Forest Department harvests no-manure coffee, pepper from taken-over estates
Fragrance of coffee is wafting from the Thuthampara estate at Nelliyampathy with the Forest Department harvesting naturally grown Robusta coffee beans from there.
No-manure farming has been tried on the 365-acre Thuthampara estate by the Nenmara Forest Development Agency. Similar attempts have been done on the 233-acre Rosary estate by the Kerala Forest Development Corporation. The department has taken over the Thuthampara estate after its lease period expired.
The decision to try farming without using manure is part of the landscape conservation project of the ecologically sensitive Nelliampathy area. The forest areas of Nelliampathy are home to lion-tailed macaque and giant hornbills. Landscape-level conservation would ensure restoration of ecology of the region, besides ensuring benefits from agricultural produce, says Raju Francis, Divisional Forest Officer, Nenmara.
“The harvesting of Robusta coffee, which began a week ago, is expected to yield at least 35 tonnes of dry beans. The plantation is also expected to yield organically grown pepper weighing around five tonne,” Mr. Francis says.
Discussions are progressing for completing organic certification of the produce by an international agency, which would fetch the produce at least a three-fold price in the international market, says N.K. Sasidharan, Chief Conservator of Forest (Eastern Circle). The department is also working on a project to establish a dairy farm in the estate, which would yield manure for future farming projects, he says.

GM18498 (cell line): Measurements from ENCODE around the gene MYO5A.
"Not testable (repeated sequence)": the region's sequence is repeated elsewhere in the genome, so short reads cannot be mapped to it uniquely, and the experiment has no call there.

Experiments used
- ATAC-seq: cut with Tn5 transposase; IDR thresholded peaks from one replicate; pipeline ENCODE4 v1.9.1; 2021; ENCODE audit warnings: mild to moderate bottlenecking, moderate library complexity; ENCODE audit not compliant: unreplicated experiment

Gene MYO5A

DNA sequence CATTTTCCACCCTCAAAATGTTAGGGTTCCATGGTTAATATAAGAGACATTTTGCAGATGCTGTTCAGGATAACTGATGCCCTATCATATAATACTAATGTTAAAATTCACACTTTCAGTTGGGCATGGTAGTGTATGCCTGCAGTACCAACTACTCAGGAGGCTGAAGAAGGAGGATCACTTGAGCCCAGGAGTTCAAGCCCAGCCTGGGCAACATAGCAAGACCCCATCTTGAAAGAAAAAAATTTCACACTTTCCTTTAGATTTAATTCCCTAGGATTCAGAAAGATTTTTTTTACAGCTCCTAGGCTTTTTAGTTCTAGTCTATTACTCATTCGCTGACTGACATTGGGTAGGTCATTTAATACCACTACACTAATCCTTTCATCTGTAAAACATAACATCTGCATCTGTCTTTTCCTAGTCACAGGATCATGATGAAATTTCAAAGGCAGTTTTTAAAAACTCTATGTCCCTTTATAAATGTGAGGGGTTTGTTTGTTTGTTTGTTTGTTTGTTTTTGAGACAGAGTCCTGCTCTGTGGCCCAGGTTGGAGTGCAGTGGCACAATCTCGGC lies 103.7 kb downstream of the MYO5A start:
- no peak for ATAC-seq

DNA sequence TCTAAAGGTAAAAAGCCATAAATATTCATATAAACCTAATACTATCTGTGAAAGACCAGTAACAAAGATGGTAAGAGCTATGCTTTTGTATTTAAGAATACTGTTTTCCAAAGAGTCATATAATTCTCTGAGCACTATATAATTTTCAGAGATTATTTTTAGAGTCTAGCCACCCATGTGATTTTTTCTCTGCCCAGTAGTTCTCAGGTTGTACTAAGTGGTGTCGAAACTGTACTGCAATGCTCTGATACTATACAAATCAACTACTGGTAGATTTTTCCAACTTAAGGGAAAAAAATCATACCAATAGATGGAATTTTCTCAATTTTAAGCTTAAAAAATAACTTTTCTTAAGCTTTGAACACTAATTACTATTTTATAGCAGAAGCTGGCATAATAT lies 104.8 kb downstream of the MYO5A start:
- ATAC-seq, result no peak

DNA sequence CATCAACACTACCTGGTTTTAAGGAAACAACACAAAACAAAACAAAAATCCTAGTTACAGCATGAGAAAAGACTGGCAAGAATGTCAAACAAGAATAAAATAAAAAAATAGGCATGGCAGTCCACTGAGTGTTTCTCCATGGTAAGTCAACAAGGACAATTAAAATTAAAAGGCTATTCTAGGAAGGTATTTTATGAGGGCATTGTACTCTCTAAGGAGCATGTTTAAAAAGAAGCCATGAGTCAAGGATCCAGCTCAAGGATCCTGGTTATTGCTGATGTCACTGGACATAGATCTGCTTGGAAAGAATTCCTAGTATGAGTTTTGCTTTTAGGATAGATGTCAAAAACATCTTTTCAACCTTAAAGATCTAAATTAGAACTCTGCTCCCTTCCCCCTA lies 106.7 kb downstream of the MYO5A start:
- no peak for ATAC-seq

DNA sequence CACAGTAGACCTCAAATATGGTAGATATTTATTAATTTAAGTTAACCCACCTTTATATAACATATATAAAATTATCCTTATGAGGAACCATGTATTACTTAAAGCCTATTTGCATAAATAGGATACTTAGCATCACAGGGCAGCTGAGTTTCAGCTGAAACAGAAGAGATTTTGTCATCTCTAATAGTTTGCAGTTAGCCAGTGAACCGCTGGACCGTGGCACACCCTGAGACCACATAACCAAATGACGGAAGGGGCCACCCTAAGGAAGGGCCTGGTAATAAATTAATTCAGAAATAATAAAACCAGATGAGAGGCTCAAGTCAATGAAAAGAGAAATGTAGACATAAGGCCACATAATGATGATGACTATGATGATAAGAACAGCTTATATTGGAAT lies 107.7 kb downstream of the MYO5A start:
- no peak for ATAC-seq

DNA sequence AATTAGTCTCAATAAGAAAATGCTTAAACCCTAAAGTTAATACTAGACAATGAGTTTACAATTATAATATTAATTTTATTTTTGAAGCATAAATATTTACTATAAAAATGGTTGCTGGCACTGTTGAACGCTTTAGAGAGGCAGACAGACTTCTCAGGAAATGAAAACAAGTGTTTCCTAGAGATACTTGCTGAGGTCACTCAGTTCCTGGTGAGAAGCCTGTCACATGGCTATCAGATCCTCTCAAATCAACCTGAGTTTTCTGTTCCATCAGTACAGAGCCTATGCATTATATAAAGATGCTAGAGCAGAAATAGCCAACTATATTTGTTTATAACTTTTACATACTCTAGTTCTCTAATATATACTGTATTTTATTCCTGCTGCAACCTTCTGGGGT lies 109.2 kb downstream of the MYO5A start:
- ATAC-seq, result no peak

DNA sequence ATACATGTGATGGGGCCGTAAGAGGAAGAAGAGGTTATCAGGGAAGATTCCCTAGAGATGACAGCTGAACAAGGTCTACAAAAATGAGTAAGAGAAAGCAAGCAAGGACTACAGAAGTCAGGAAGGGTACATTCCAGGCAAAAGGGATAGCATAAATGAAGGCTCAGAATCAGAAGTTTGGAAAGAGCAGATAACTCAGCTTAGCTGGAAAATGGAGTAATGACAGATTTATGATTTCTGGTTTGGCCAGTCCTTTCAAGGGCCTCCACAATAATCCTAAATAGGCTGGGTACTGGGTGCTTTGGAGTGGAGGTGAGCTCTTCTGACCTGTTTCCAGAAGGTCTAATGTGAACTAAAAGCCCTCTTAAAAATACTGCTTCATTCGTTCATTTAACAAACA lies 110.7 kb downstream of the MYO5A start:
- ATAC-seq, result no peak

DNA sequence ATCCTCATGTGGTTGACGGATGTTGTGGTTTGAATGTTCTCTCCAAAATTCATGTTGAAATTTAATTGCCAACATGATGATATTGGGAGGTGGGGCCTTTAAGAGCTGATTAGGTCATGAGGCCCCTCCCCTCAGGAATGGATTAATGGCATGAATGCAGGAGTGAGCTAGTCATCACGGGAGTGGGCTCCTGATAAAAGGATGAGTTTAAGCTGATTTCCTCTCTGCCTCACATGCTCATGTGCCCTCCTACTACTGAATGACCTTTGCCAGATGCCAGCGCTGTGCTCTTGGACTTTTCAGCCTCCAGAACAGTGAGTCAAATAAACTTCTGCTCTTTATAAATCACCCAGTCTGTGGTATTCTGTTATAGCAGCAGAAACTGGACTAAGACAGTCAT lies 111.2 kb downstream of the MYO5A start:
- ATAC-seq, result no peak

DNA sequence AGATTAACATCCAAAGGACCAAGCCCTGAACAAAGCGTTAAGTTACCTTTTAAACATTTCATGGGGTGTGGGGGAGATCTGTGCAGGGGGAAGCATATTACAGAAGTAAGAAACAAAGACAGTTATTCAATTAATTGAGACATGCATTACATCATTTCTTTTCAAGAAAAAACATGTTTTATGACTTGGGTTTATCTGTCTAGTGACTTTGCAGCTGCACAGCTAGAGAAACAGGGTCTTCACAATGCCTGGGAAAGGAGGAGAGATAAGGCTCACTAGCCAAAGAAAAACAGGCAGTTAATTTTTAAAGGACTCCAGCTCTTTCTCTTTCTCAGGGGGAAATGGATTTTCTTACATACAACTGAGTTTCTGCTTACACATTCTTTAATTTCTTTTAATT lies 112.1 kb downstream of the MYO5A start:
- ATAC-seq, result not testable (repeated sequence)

Though the coffee grown in the area is rated as among the best in the country, no efforts have gone into obtaining the Geographical Indexing (GI) for it or for marketing it as a premium produce, says Mr. Francis. The organic as well as GI tag would ensure better price for the pepper and coffee beans.
The harvesting of organic pepper has started at the Periyar Tiger Reserve (PTR) also. It is here that the first attempt of organic farming by the department started some four years ago. The yield from the pepper vine planted at tribal hamlets is expected to reach 15 tonnes.
Though the produce could not be sold at the international market last time, they fetched good price when auctioned locally, says Sanjayankumar, Divisional Forest Officer, PTR East division. Organic produce now has more takers in the local markets also.
Organic pepper saw a price rise of 27% last year when compared to the previous auction. This time too, the auction is expected to bring good returns, he says.